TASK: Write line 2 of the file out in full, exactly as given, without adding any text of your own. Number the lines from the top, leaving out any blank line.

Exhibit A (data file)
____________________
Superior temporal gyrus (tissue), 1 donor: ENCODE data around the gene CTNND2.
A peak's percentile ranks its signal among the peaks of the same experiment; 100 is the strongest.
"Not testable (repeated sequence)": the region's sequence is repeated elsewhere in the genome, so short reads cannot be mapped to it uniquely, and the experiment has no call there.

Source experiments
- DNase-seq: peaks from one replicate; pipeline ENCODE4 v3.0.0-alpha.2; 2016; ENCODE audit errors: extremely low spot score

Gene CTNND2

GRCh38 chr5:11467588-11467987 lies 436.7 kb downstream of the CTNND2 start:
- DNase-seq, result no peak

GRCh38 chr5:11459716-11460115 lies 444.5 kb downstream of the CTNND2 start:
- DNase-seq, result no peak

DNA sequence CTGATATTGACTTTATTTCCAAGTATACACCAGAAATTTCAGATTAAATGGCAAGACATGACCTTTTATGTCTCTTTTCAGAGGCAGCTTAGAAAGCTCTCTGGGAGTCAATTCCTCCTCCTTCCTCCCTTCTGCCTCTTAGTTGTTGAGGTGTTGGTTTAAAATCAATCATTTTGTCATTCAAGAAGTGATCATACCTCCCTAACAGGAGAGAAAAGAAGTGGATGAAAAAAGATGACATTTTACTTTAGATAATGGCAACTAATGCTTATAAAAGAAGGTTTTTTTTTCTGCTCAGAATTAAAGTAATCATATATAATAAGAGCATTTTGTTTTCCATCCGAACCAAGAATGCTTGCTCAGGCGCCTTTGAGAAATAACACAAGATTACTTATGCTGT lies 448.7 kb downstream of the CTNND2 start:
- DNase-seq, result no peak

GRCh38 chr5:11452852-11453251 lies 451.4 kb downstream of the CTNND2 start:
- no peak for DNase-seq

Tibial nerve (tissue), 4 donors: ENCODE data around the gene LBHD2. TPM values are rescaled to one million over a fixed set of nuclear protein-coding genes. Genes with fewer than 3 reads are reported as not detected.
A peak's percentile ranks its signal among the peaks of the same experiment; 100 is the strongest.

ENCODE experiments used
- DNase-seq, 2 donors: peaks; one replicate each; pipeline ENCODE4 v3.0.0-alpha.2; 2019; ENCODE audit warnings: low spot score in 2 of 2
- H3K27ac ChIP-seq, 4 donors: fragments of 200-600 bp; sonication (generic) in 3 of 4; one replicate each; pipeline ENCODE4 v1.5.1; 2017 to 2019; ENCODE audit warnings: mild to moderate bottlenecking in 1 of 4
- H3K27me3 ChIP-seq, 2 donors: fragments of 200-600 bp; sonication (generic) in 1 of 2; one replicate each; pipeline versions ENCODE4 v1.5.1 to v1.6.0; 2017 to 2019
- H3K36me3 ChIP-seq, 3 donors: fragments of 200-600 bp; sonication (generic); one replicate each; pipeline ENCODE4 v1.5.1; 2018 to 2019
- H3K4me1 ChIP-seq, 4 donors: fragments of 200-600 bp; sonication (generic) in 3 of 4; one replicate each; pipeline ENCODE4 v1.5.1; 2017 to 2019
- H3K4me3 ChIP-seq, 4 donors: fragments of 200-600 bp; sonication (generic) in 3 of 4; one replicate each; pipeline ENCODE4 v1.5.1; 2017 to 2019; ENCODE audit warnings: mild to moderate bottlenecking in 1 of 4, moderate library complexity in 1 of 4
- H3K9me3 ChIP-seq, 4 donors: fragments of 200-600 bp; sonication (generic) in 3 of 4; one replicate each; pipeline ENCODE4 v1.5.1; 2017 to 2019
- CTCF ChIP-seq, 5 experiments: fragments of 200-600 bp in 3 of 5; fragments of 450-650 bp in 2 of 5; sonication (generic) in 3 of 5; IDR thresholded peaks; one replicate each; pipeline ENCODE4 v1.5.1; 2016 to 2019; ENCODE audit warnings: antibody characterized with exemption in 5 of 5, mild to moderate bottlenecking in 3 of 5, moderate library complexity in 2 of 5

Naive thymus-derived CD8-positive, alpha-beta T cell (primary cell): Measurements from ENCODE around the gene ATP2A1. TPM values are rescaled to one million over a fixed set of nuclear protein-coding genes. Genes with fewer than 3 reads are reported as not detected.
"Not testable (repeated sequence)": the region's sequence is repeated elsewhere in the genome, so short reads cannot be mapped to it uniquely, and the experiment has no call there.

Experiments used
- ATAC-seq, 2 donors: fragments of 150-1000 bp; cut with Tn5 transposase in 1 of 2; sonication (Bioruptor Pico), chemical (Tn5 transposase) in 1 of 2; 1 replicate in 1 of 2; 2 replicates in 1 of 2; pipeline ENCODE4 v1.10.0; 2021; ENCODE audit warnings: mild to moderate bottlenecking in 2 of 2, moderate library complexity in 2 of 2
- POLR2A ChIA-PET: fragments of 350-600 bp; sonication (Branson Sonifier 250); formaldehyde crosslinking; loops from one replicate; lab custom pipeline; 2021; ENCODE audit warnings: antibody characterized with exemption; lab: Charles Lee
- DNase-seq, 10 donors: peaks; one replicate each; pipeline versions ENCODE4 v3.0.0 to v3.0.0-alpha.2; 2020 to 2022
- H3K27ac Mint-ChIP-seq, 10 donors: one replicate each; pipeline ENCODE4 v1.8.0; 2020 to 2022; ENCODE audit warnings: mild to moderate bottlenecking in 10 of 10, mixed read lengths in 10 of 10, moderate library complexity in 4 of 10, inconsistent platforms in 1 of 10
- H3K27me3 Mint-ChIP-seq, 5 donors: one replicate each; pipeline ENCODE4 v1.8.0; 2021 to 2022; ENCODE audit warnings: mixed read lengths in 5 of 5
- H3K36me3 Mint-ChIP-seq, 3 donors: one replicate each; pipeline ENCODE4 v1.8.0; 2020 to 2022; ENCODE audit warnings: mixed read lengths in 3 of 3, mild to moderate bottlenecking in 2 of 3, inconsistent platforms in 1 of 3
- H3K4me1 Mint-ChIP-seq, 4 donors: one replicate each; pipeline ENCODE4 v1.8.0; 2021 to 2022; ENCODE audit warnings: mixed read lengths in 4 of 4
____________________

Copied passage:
A peak's percentile ranks its signal among the peaks of the same experiment; 100 is the strongest.